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US Ports See Retail Imports Growth as Tariffs on Chinese Goods Are Delayed

Major U.S. container ports are witnessing an increase in retail imports on the back of a delay of U.S. tariff increases on Chinese goods and the approaching summer season, according to the National Retail Federation.

U.S. ports covered by Global Port Tracker handled 1.62 million TEU in February. That was down 14.3 percent from January and down 4 percent year-over-year.

As noted by NRF, February is traditionally the slowest month of the year because of Lunar New Year factory shutdowns in Asia and the lull between retailers’ holiday and summer seasons.

March was estimated at 1.63 million TEU, up 5.9 percent year-over-year while April is forecast at 1.75 million TEU, up 6.9 percent.

The 1.97 million TEU forecast for August would be the highest since the record 2 million TEU set last October as retailers brought holiday merchandise into the country ahead of expected tariff increases.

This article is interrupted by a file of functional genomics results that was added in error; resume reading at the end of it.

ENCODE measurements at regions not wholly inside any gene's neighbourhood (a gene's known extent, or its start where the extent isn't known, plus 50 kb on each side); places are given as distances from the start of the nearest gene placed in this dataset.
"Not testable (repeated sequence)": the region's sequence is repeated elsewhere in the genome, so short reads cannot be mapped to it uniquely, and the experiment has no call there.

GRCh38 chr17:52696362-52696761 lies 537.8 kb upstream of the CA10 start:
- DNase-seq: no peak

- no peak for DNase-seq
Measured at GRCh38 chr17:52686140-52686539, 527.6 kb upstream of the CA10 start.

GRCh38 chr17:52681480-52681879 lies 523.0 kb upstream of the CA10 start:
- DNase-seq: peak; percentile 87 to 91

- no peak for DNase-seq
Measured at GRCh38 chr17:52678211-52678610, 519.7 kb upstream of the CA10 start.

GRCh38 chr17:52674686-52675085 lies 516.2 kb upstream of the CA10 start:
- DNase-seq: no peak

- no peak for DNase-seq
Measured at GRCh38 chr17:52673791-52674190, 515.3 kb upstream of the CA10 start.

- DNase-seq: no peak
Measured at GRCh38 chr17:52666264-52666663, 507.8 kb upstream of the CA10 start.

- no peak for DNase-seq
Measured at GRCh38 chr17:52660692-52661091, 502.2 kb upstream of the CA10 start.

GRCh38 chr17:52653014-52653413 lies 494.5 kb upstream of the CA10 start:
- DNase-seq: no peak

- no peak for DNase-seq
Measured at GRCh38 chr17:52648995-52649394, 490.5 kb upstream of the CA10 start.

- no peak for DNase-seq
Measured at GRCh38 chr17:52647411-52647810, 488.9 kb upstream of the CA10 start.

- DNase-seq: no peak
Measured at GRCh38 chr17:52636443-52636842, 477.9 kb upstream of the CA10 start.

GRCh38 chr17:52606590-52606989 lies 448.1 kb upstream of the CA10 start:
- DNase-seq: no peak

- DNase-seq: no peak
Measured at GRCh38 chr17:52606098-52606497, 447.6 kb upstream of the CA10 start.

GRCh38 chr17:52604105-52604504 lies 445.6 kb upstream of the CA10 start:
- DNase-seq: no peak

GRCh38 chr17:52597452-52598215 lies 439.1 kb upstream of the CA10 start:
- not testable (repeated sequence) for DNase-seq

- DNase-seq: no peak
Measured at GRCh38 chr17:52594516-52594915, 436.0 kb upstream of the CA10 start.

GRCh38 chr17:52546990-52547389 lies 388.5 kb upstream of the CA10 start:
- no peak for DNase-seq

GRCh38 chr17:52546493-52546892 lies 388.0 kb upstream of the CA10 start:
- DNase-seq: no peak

Imports during 2018 set a new record of 21.8 million TEU, an increase of 6.2 percent over 2017’s previous record of 20.5 million TEU. NRF expects the first half of 2019 to total 10.7 million TEU, up 3.7 percent over the first half of 2018.

“Retailers are starting to stock up in anticipation of a strong summer,” NRF Vice President for Supply Chain and Customs Policy Jonathan Gold said.

“Tariff increases are on hold and progress is being reported in talks between the United States and China, so the imports we’re seeing now are driven primarily by expectations for consumer demand.”

U.S. tariffs of 10 percent on USD 200 billion worth of Chinese goods that took effect last September were scheduled to rise to 25 percent in March, but the increase was postponed by President Trump, citing progress in talks between Washington and Beijing.

The tariff increase has been put on hold indefinitely while the negotiations continue.

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